United States and the Curse of Predatory Lending

Predatory Lending, also colloquially known as loan sharking is a bad business model. This business has always been run by anti-social elements and even mafia syndicates right from the age of the Renaissance. The loans were granted without any formal process. The recoveries were done in the dark alleys, and the entire operation was far beyond the arm of the law.

However, about twenty years ago, all this changed! Loan sharks became reputable companies in the United States. They started obtaining licenses as short-term lenders. In almost no time, these companies have spread far and wide. Today, there are more predatory lenders in the United States than there are McDonald's outlets! Loan sharking is alive and kicking in the most developed nation in the world.

How has this anomaly come into existence? How is it that the land of the free is falling prey to one of the oldest forms of enslavement?

In this article, we will have a closer look at the rise of predatory lenders and their ability to circumvent the law.

What is Predatory Lending ?

Predatory lending is lending which is aimed at the eventual financial destruction of the borrower. The aim of these lenders is to trick people into signing up for loans with usurious interest rates. The rest of the life of the borrowers is then spent making payments. In essence, predatory lending is a lot like slavery apart from the fact that it is still legal in the United States.

Most of these predatory lenders call themselves payday loan companies. This means that they give short term loans to people who need money instantly for medical requirements or such other requirements. The problem is that they charge interest rates which range from about 400% to 1900%!

Therefore, if a person were to borrow $100 from these loan sharks, they would be expected to pay somewhere between $500 to $2000 to settle the loan at the end of the year. At this rate, they would never be able to pay off the loan and be stuck in a perpetual debt trap. This is the business model of many of these companies.

How Predatory Lenders Justify These Interest Rates

It is strange that American law has allowed such loan sharking on its soil. However, these companies have created a compelling legal case. The first argument that they present is that these loans are short term in nature. They are typically due on the next payday i.e. within a month and therefore annual percentage rates do not apply to them. The lenders claim that the cost of marketing and finding consumers is extremely high and therefore fees are charged to cover these expenses. They argue that converting this into an annual figure is misleading since no one holds on to a short-term loan for a year or more!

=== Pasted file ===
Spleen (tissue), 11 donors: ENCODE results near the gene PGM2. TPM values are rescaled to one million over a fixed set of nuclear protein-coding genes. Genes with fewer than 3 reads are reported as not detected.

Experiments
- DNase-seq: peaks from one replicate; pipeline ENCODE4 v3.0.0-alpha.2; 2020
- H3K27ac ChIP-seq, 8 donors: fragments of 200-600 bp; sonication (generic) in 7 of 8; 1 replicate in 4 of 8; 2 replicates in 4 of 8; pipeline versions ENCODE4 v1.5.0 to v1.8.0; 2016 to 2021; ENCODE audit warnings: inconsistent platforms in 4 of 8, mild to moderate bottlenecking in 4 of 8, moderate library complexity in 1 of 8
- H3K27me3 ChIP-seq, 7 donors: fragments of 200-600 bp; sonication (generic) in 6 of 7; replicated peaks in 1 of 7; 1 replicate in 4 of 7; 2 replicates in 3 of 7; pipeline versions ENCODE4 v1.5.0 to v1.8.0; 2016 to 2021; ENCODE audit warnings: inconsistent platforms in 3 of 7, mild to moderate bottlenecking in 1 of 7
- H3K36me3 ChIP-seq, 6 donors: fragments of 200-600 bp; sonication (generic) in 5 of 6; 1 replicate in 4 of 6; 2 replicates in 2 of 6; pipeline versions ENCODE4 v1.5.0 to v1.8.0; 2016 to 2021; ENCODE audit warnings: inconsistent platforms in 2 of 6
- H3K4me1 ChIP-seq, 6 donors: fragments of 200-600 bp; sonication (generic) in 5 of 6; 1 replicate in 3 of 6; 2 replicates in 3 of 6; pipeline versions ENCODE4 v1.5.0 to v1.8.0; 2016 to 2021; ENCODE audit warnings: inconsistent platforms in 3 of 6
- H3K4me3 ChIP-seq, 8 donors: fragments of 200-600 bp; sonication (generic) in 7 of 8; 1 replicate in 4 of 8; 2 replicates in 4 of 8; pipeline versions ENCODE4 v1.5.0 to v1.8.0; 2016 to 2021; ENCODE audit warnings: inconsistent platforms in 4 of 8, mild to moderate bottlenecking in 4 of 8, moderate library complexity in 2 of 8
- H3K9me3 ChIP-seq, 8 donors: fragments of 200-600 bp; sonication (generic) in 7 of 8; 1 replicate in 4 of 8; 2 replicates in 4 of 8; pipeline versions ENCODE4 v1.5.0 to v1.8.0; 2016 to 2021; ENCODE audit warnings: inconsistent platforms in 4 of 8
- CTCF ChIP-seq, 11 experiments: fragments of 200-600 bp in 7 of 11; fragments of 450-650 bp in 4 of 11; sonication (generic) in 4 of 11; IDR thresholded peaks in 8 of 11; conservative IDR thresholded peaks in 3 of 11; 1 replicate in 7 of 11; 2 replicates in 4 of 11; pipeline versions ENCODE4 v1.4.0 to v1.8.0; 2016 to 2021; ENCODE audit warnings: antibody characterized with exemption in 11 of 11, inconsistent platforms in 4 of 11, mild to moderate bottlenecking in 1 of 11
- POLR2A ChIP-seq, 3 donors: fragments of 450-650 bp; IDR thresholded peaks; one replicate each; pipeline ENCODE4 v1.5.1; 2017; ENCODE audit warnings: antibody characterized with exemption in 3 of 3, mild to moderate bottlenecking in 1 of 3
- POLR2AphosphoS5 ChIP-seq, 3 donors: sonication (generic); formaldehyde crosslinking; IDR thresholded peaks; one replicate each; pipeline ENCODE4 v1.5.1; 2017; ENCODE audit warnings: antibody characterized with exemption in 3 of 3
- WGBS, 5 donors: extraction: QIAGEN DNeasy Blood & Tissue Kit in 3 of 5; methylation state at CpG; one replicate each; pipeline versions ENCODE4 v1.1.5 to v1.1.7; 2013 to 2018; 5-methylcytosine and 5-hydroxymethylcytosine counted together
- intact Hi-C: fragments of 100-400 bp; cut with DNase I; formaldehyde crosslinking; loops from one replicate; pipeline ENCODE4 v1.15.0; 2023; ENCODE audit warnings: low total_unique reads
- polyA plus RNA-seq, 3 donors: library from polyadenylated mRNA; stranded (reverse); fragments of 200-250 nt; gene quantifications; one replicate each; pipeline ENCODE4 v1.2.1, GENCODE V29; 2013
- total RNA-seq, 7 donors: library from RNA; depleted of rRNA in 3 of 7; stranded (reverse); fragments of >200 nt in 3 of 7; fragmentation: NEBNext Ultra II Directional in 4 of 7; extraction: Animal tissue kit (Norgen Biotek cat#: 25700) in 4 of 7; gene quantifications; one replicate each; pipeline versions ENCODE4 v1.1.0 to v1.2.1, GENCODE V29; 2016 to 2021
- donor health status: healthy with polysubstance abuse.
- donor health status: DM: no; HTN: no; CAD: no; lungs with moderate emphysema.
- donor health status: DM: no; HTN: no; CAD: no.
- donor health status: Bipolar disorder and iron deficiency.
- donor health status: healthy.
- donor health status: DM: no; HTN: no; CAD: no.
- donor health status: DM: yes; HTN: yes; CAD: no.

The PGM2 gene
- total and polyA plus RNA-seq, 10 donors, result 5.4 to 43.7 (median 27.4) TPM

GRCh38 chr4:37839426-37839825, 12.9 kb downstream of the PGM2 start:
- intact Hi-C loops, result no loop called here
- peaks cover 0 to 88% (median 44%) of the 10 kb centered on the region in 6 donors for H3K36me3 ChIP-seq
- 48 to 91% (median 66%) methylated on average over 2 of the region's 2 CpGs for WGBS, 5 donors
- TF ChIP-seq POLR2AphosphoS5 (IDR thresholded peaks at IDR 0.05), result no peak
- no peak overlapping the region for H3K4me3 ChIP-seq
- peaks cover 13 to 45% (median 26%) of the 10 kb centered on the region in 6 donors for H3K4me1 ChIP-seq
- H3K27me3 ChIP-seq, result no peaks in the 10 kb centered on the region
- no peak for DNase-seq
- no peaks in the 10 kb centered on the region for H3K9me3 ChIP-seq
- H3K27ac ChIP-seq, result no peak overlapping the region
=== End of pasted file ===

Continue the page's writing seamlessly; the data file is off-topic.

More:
Also, they regularly dismiss any illegal activities stating that dangerous elements are present in every business. This is not unique to payday lending and therefore is a problem of law enforcement rather than a problem of payday lending!

The Rise of Payday Loans

If you were to consider the ground reality of payday lenders, there is no doubt that they purposely indulge in predatory lending.

  • Re-borrowing Rate: For instance, consider the fact that most people who take payday loans end up in a cycle of debt. They pay off one loan only to take out another one. Hence, the annual percentage rates stated above are relevant to a lot more people than the predatory lender's state.

  • Fees and Charges: Also, if people fall behind on their payments, the fees and interest that is charged is simply outrageous. A lot of these charges are not considered while calculating the notional APR. Hence, the applicable rate of interest for many people may still be higher!

Predatory Lending and Regulation

As more and more people were ripped off by payday loans, there has been a huge outrage. As a result, attempts have been made to bring stringent regulation to payday lending industry. However, these attempts at bringing about regulation have been thwarted.

  • Prevention: Predatory lenders have spent a lot of money buying influence. Some of these lenders have former members of Congress employed as their lobbyists. Also, a lot of officials and politicians have been given out franchises of the business at extremely favorable terms. As a result, there is very less political will to regulate these loan sharks.

  • Circumventing Regulation: In cases, where states have indeed imposed strict regulations, the predatory lenders have shown their expertise in circumventing such rules. For instance, if loans less than 90 days were regulated, these companies start giving out 91 day loans! Also, if unsecured loans are regulated, they start attaching securities such as house or car to make these loans. In many cases, mortgage loans were given out for as little as $400. The loan was actually a payday loan but was disguised as a mortgage to avoid the regulation.

To sum it up, predatory lenders still exist in the United States. They market their products aggressively, and it seems like they are immune to regulation. The only way to prevent thousands of people from these businesses is to educate them.

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